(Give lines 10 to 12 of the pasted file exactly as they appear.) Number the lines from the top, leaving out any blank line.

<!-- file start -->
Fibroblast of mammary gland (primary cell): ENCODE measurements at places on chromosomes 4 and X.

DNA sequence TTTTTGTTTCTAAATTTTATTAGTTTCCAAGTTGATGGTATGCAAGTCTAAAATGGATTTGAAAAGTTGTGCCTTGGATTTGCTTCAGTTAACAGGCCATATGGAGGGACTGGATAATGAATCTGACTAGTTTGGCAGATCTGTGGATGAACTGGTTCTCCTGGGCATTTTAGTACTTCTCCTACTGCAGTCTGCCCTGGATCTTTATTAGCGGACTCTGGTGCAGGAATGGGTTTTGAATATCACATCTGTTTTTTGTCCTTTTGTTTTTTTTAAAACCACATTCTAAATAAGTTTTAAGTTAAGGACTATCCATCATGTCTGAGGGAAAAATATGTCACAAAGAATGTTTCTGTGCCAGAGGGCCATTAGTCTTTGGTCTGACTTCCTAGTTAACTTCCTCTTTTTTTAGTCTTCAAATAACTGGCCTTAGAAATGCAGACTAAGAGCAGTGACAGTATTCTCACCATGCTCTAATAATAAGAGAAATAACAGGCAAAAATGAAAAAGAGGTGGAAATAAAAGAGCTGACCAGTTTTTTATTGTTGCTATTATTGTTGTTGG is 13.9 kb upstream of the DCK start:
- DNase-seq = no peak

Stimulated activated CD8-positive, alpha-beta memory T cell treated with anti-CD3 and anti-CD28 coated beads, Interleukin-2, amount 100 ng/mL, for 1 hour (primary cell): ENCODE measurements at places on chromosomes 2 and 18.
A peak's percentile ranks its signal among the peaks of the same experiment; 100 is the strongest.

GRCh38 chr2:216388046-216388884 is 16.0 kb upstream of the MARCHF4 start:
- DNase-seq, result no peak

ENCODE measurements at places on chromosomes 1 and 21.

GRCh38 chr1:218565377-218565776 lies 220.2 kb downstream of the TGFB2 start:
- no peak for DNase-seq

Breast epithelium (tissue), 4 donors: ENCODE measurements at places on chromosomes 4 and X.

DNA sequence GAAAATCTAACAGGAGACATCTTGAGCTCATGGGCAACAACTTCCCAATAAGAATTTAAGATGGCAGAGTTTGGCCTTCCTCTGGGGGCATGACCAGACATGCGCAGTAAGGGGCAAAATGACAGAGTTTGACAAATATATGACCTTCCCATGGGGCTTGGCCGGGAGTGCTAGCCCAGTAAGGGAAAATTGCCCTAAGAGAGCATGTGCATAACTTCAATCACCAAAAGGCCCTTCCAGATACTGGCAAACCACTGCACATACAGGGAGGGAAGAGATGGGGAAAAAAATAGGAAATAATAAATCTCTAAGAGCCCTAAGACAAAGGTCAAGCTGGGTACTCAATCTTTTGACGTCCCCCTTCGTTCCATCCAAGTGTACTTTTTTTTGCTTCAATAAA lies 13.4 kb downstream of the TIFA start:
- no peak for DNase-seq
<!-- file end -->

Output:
- no peak for DNase-seq

Breast epithelium (tissue), 4 donors: ENCODE measurements at places on chromosomes 4 and X.

DNA sequence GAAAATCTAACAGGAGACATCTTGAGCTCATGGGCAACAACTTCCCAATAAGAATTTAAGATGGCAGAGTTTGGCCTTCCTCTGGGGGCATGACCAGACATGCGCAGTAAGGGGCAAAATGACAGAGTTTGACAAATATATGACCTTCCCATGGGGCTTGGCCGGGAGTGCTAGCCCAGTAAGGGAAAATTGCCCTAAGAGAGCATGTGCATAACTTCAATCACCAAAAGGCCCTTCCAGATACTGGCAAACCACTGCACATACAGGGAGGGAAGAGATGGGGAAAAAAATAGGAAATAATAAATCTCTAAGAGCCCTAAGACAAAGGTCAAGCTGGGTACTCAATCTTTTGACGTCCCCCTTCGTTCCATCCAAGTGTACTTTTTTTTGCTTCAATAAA lies 13.4 kb downstream of the TIFA start: